GLORIA BORGER, CNN CHIEF POLITICAL ANALYST: Well, I think he tried. And as Dana was pointing out earlier, he kind of -- he stayed on target. What set his campaign off today was the letter signed by 50 national security officials calling Trump dangerous and saying, predicting that he would be a reckless president. And he was forced to obviously respond to that. He will continue to respond to that.

I think at this point in the campaign, staying on course is very difficult for either one of these guys because they're going to be taking any opportunity to knock at each other. So, he gave an economic speech. Republicans are going to like it but then something else happens, right?

DANA BASH, CNN CHIEF POLITICAL CORRESPONDENT: The key here, again, the bar is kind of low here in terms of message control. But it wasn't self-inflicted today --

BORGER: Exactly.

BASH: -- by Donald Trump. I mean, Donald Trump did what Donald Trump needed to do today. His campaign did what the campaign needed to do today -- baby steps, back to basics, talking about the fact he's not a politician, talking about the fact he's an outsider and he wanted to disrupt the way Washington works because it doesn't work and trying to sort of embrace more of the Republican orthodoxy on fiscal issues, like tax cuts and so forth. And then, he was blindsided by 50 people in his own party who say he's not fit to be president.

BLITZER: It is a setback for him this letter from these 50 Republican national security officials. So, how does he overcome that?

DAVID SWERDLICK, WASHINGTON POST ASSISTANT EDITOR: I'm not sure because it was a fairly effective speech. I mean, he gave something for everybody. Republican insiders wanted him to talk about reducing tax rates and simplifying the tax code. It was that tax deduction for middle class - sorry, the middle class tax cut for child care. So, there was a lot -- there was a little bit of something in there for everybody, Wolf.

The thing was that it was overshadowed, as Gloria said, and the other problem is that, again, he's only got 90 days now to go out and consistently deliver this message -- something that he hasn't been proved he's been able to do, consistently deliver this message.

BLITZER: And, Chris, as you know, that strategy of Donald Trump being Donald Trump worked in the Republican primaries, but now in a general election, he's got to bring in not just Republicans, he's got to bring in independents and even some Democrats. That's why his advisers are saying, you know what, you got to keep focus. You can't do what got you to this point.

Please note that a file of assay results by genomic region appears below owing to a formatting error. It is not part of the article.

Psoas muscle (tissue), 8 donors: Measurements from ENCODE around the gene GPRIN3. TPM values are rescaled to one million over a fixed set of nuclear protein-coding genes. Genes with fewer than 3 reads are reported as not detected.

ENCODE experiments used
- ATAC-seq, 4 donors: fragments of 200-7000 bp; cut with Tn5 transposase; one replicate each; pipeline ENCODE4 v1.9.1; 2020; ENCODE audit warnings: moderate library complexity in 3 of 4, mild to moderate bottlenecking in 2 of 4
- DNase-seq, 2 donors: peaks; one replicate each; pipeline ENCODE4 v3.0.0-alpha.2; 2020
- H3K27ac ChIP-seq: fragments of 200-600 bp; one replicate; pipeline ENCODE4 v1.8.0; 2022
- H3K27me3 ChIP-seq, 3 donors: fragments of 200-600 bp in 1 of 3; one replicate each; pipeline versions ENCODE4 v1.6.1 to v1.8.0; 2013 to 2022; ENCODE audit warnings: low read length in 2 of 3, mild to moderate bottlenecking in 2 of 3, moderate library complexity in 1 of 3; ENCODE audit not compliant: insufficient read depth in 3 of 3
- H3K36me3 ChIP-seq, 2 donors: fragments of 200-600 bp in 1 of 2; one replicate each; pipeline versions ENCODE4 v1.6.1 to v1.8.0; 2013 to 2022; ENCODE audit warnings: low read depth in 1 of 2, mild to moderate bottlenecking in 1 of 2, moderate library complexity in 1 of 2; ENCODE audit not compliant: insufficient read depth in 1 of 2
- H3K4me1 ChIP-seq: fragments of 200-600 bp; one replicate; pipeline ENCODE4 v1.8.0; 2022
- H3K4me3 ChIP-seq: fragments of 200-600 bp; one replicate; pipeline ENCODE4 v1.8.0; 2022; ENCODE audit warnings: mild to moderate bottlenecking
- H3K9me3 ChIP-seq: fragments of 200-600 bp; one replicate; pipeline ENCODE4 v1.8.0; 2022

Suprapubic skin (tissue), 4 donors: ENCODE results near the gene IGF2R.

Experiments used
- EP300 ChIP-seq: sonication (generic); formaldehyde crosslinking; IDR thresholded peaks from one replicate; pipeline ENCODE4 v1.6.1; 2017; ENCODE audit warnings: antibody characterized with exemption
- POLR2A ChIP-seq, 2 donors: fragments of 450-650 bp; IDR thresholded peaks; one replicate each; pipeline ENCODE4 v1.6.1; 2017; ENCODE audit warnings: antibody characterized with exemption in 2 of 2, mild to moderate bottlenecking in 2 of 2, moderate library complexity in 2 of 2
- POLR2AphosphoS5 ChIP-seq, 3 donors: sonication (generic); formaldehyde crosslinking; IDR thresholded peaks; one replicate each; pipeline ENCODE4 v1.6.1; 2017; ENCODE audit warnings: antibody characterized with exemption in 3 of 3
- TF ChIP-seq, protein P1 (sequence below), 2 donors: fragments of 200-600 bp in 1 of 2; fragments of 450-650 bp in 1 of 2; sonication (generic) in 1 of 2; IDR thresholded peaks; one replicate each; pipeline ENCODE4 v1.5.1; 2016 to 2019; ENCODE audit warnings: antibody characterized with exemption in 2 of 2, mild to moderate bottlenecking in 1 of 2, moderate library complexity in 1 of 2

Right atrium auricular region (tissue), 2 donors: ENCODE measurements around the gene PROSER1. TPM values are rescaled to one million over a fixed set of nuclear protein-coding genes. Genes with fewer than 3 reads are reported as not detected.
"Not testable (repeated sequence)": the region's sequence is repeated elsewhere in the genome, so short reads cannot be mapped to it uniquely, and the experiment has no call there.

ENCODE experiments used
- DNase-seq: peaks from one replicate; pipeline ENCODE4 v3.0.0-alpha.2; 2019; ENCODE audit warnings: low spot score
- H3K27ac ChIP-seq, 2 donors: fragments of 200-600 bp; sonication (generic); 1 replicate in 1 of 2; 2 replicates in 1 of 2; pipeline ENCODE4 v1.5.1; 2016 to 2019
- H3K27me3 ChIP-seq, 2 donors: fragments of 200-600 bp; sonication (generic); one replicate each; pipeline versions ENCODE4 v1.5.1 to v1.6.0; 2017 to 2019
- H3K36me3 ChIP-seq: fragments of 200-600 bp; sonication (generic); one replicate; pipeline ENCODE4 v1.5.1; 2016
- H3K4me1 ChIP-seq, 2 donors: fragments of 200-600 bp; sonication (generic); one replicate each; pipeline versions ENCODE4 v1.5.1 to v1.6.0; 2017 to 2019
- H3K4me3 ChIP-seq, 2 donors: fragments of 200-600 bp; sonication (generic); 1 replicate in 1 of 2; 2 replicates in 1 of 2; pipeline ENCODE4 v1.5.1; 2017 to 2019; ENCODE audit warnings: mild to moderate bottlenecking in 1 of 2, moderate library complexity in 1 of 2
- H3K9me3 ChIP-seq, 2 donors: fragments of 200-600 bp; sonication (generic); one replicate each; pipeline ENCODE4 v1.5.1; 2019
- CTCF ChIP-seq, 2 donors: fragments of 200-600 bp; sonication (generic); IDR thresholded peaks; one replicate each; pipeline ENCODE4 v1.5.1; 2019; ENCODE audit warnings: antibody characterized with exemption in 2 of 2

CHRIS MOODY, CNN SENIOR DIGITAL REPORTER: Right, he said at some point in the primary campaign, he can go out on Madison Avenue or Fifth Avenue and shoot someone and his core base would still vote for him. I think that kind of sentiment is still true. We're seeing that every day. People really excited for Donald Trump who are his core supporters.

[18:50:04] However, there's a lot more Americans out there who do not participate in primaries, whether on the Democratic side and Republican side. The polls we've also looked at show a huge number of independent voters, people who have not decided just yet. Those chips are going to start to fall. He needs to get on message if he wants them to fall his way.

BORGER: You know, I also think what Trump is seeing and what they're seeing in the campaign is that lots of Republicans are starting to distance themselves more and more from his campaign, what he was trying to do today was give them something to hang their hat on, so they could support him. And that's why, for example, on tax cuts, which is Republican orthodox, you know, he's all for it, et cetera, et cetera. Maybe not trade.

But he's giving them a reason to say yes rather than a reason to step away. What these national security officials did is say there's something larger than that and that's why you ought to step away.

BASH: And the one thing to remember about him having his base -- sure, he does. He has the base that voted for him in the primary. And he got 14 million votes and so on and so forth, more than anybody else in the Republican primary season. But there were a lot of other people on the Republican side who didn't vote for him.

BORGER: Right.